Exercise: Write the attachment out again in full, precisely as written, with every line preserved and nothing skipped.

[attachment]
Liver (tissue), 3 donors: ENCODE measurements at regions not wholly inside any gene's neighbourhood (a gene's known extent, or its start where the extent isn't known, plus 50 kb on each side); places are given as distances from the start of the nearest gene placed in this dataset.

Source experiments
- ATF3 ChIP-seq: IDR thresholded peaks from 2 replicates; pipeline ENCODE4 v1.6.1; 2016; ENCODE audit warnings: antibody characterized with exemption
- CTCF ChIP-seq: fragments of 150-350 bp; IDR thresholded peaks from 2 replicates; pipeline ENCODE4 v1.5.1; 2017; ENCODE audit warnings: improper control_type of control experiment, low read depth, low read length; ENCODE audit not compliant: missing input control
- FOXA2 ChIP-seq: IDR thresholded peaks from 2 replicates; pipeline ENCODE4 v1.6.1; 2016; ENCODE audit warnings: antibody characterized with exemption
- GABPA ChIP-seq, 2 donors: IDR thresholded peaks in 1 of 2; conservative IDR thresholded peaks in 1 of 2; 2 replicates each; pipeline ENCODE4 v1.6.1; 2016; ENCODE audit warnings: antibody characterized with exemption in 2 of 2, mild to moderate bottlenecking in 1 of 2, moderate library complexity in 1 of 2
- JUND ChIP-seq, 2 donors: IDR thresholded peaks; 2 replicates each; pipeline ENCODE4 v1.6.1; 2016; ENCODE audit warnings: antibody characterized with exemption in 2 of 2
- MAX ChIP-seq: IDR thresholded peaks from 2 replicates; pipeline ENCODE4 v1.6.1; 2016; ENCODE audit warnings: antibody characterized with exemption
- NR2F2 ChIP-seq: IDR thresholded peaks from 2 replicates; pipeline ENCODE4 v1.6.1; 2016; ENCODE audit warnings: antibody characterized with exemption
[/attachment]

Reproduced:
Liver (tissue), 3 donors: ENCODE measurements at regions not wholly inside any gene's neighbourhood (a gene's known extent, or its start where the extent isn't known, plus 50 kb on each side); places are given as distances from the start of the nearest gene placed in this dataset.

Source experiments
- ATF3 ChIP-seq: IDR thresholded peaks from 2 replicates; pipeline ENCODE4 v1.6.1; 2016; ENCODE audit warnings: antibody characterized with exemption
- CTCF ChIP-seq: fragments of 150-350 bp; IDR thresholded peaks from 2 replicates; pipeline ENCODE4 v1.5.1; 2017; ENCODE audit warnings: improper control_type of control experiment, low read depth, low read length; ENCODE audit not compliant: missing input control
- FOXA2 ChIP-seq: IDR thresholded peaks from 2 replicates; pipeline ENCODE4 v1.6.1; 2016; ENCODE audit warnings: antibody characterized with exemption
- GABPA ChIP-seq, 2 donors: IDR thresholded peaks in 1 of 2; conservative IDR thresholded peaks in 1 of 2; 2 replicates each; pipeline ENCODE4 v1.6.1; 2016; ENCODE audit warnings: antibody characterized with exemption in 2 of 2, mild to moderate bottlenecking in 1 of 2, moderate library complexity in 1 of 2
- JUND ChIP-seq, 2 donors: IDR thresholded peaks; 2 replicates each; pipeline ENCODE4 v1.6.1; 2016; ENCODE audit warnings: antibody characterized with exemption in 2 of 2
- MAX ChIP-seq: IDR thresholded peaks from 2 replicates; pipeline ENCODE4 v1.6.1; 2016; ENCODE audit warnings: antibody characterized with exemption
- NR2F2 ChIP-seq: IDR thresholded peaks from 2 replicates; pipeline ENCODE4 v1.6.1; 2016; ENCODE audit warnings: antibody characterized with exemption